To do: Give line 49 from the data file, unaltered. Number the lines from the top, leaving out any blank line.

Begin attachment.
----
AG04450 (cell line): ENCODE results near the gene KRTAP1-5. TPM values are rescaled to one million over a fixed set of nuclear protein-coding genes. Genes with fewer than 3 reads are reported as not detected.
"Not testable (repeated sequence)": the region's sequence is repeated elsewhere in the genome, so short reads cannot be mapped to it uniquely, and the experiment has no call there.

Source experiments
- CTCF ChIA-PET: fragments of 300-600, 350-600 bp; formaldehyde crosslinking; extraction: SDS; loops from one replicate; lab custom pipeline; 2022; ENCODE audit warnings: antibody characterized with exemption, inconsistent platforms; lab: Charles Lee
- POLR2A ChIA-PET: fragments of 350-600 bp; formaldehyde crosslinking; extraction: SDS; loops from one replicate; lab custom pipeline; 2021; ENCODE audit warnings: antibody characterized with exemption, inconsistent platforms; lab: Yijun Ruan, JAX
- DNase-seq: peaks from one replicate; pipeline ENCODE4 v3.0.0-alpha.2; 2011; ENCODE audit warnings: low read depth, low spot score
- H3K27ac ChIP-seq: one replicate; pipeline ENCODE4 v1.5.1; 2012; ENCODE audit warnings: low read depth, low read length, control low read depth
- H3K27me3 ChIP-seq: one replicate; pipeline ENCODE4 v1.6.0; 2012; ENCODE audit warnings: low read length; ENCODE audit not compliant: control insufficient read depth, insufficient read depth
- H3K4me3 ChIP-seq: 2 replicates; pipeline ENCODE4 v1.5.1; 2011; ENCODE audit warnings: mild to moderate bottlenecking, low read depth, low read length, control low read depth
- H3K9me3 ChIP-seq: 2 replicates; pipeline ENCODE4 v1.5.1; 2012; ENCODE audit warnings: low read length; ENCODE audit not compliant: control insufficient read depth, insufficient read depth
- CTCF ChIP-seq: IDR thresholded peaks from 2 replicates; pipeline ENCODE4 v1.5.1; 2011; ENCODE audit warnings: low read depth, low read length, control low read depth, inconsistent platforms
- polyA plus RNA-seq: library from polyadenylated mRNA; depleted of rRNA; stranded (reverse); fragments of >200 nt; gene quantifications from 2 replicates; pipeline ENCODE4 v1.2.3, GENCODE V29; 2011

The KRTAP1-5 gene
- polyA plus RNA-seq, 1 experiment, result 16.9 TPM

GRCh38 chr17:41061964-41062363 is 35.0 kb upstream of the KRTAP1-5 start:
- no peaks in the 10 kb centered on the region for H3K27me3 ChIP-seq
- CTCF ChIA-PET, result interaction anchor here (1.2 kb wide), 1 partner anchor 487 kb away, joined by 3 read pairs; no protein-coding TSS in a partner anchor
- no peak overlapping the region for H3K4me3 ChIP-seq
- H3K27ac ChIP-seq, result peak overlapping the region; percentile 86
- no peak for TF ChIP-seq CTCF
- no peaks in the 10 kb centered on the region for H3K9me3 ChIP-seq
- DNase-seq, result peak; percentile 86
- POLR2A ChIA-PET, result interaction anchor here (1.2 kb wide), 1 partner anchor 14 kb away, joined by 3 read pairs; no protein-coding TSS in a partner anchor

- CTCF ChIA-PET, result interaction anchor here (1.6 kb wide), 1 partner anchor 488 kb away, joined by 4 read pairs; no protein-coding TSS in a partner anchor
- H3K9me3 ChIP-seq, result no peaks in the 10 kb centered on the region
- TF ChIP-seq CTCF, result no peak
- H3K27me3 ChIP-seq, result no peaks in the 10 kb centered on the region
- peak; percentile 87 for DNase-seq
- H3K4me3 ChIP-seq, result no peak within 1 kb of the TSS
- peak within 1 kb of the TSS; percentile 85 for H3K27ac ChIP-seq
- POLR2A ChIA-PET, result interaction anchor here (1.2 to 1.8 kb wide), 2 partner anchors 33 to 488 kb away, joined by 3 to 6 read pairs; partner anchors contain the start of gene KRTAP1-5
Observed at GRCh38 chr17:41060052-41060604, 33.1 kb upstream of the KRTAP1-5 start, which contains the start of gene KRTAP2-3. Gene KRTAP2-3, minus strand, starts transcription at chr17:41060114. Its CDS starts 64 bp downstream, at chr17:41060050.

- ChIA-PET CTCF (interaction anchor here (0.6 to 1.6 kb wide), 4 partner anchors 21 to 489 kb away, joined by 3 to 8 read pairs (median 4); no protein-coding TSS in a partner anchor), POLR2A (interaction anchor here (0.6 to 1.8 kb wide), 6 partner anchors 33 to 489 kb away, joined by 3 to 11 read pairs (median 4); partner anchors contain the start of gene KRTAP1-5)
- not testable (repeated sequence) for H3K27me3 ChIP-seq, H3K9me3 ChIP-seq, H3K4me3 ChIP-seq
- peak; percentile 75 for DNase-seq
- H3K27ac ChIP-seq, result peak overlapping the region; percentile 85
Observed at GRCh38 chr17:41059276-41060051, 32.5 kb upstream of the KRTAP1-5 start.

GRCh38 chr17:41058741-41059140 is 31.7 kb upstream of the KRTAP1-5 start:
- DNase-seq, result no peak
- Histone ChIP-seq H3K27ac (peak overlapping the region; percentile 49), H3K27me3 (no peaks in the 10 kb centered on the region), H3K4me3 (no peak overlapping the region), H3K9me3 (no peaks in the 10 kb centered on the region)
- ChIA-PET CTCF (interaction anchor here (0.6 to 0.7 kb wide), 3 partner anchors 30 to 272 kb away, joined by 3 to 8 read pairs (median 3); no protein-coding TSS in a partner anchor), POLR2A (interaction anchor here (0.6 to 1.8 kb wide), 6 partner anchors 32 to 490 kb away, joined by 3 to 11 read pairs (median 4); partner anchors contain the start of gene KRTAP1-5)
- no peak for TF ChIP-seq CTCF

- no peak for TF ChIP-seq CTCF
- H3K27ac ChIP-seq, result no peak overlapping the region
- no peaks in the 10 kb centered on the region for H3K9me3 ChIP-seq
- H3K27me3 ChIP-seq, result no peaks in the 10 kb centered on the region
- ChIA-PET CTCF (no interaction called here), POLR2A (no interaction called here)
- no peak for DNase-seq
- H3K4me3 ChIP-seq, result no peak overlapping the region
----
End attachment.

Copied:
- H3K4me3 ChIP-seq, result no peak overlapping the region